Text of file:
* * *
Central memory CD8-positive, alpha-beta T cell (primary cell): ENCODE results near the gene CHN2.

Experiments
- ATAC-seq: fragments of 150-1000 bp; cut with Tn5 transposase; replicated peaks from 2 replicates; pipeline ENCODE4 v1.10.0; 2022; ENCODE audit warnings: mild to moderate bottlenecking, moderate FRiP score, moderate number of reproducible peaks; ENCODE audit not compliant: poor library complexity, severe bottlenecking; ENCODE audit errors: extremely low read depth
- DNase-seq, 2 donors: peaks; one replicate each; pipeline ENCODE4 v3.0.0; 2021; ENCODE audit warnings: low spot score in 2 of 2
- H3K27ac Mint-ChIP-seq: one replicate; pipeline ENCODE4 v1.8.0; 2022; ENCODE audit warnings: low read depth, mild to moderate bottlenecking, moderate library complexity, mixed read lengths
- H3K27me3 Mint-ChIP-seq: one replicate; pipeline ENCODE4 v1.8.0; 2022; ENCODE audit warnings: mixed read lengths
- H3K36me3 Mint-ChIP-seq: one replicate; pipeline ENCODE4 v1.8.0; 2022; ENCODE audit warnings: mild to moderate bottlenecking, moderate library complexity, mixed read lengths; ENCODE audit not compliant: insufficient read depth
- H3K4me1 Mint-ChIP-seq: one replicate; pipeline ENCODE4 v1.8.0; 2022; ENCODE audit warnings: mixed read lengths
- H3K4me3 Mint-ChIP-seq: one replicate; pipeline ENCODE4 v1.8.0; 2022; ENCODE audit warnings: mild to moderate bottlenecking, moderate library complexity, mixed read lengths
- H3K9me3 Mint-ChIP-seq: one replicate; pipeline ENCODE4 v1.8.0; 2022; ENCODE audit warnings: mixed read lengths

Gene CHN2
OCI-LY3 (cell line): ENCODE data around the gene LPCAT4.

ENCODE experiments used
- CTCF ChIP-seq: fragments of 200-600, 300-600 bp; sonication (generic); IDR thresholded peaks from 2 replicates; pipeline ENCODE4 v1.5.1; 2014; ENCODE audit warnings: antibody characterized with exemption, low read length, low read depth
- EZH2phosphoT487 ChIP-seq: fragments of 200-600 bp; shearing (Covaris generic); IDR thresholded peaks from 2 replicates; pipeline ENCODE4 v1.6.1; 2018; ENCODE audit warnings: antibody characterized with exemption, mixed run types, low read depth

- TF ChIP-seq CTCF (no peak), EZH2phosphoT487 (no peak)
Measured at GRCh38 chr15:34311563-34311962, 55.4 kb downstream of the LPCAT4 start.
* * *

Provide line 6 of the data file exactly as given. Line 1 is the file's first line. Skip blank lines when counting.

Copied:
- H3K27me3 Mint-ChIP-seq: one replicate; pipeline ENCODE4 v1.8.0; 2022; ENCODE audit warnings: mixed read lengths